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beekeeping forum
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  Topic: Are they doing this on purpose ?
colobeekeep

Replies: 21
Views: 6033

PostForum: Beginners start here   Posted: Thu Jul 14, 2016 3:18 am   Subject: Are they doing this on purpose ?
I don't know what the temperatures are there, but could they be bearding due to the heat (if it's hot outside)? One of my hives has been bearding in amounts from lots of bees (going up above the entr ...
  Topic: Fallen comb
colobeekeep

Replies: 11
Views: 7818

PostForum: Beginners start here   Posted: Sun Oct 18, 2015 5:55 pm   Subject: Fallen comb
I had the same thing happen in my Warré hive. They will most likely clean out the honey, but they will also start attaching the comb to the floor with brace comb. If it is close to other combs hang ...
  Topic: Found a tiny swarm today - now what to do?
colobeekeep

Replies: 1
Views: 2636

PostForum: URGENT Help needed now!   Posted: Sun Aug 23, 2015 6:54 pm   Subject: Found a tiny swarm today - now what to do?
I'm not an expert, and I've never been in this specific situation, so my advice/thoughts aren't based on experience with your specific situation.
Here's what I would do to try to help them make it ...
  Topic: Should I rescue dropped comb?
colobeekeep

Replies: 5
Views: 4953

PostForum: URGENT Help needed now!   Posted: Sun Jul 26, 2015 12:37 am   Subject: Should I rescue dropped comb?
Hi PermaHeretic.
I had a similar issue when I hived my original bees (after removing them from the wall of my house). You will need to remove the comb from the floor of the hive. If you don't, t ...
  Topic: Hummingbird feeders and Honeybees
colobeekeep

Replies: 1
Views: 2621

PostForum: Beginners start here   Posted: Wed Jul 08, 2015 12:39 am   Subject: Hummingbird feeders and Honeybees
Hi exmar.

Bees will want to collect nectar throughout the entire flowering season. They don't stop just because they have honey stored in the hive. What may seem as enough honey to you, isn't e ...
  Topic: Does this look normal?
colobeekeep

Replies: 13
Views: 9704

PostForum: Beginners start here   Posted: Mon Jun 02, 2014 1:06 am   Subject: Does this look normal?
I see a lot of worker brood, in a good pattern. From the pictures posted, there are more workers than drones, and it's a healthy amount of workers, in a good pattern.

IMHO, leave them be, includ ...
  Topic: castes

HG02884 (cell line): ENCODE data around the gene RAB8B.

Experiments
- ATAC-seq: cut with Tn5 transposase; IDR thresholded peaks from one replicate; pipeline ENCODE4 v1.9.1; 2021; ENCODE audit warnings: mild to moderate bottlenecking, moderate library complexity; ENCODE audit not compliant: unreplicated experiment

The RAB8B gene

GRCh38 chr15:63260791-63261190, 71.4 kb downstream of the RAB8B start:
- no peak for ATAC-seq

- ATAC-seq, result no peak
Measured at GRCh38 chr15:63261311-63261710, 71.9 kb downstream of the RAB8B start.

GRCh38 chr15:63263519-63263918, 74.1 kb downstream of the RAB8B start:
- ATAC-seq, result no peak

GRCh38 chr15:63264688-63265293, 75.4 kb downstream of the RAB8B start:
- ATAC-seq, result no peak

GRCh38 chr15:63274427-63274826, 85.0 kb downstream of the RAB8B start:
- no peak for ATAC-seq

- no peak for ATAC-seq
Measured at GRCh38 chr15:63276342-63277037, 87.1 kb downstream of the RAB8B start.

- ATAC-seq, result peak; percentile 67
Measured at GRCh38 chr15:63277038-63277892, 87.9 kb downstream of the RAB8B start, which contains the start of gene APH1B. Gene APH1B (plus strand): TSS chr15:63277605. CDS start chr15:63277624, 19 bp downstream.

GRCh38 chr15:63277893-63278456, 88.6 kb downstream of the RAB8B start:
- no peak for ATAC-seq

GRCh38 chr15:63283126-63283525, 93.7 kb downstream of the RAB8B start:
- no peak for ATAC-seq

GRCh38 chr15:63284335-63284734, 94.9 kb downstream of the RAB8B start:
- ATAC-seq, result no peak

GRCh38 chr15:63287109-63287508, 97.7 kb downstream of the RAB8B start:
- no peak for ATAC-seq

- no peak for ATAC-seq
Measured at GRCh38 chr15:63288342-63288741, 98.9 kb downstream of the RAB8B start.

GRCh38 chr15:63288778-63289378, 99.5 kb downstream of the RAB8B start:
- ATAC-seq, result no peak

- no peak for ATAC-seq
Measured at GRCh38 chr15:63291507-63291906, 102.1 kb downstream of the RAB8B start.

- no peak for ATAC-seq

colobeekeep

Replies: 11
Views: 6980

PostForum: Beginners start here   Posted: Tue May 27, 2014 2:54 am   Subject: castes
If you put a queen cell into an empty hive, then the queen will die. There are no roaming "nurse bees" flying from hive to hive looking for a new queen to take care of. Even if the queen e ...
  Topic: Living in a bee house
colobeekeep

Replies: 381
Views: 376428

PostForum: Photo gallery   Posted: Wed Apr 25, 2012 12:33 am   Subject: Living in a bee house
Hi Bernhard. Great pictures!!!
I have a question. How do you get the pictures of the comb with just a few bees in the way? When I try to take pictures through my Warré observation windows, the c ...
  Topic: Living in a bee house
colobeekeep

Replies: 381
Views: 376428

PostForum: Photo gallery   Posted: Thu Jun 09, 2011 3:29 pm   Subject: Living in a bee house
I'd like to visit that museum!
  Topic: Living in a bee house
colobeekeep

Replies: 381
Views: 376428

PostForum: Photo gallery   Posted: Tue Jun 07, 2011 7:36 pm   Subject: Living in a bee house
That's great!! I wish I could do that, but our attic gets way too hot in the summer. Thank you for sharing the set up and pictures!
  Topic: What type of bees?
colobeekeep

Replies: 18
Views: 18300

PostForum: Beginners start here   Posted: Fri Feb 11, 2011 9:05 pm   Subject: What type of bees?
If you can get a swarm of local wild bees, or if they move into the wall of your house as mine did, that is a great option. You could sign up with a local bee club to be a swarm collector, so that yo ...
 
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Conserving wild bees

Research suggests that bumble bee boxes have a very low success rate in actually attracting bees into them. We find that if you create an environment where first of all you can attract mice inside, such as a pile of stones, a drystone wall, paving slabs with intentionally made cavities underneath, this will increase the success rate.

Most bumble bee species need a dry space about the size a football, with a narrow entrance tunnel approximately 2cm in diameter and 20 cm long. Most species nest underground along the base of a linear feature such as a hedge or wall. Sites need to be sheltered and out of direct sunlight.

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More about bumblebees and solitary bees here

Information about the Tree Bumblebee (Bombus hypnorum)

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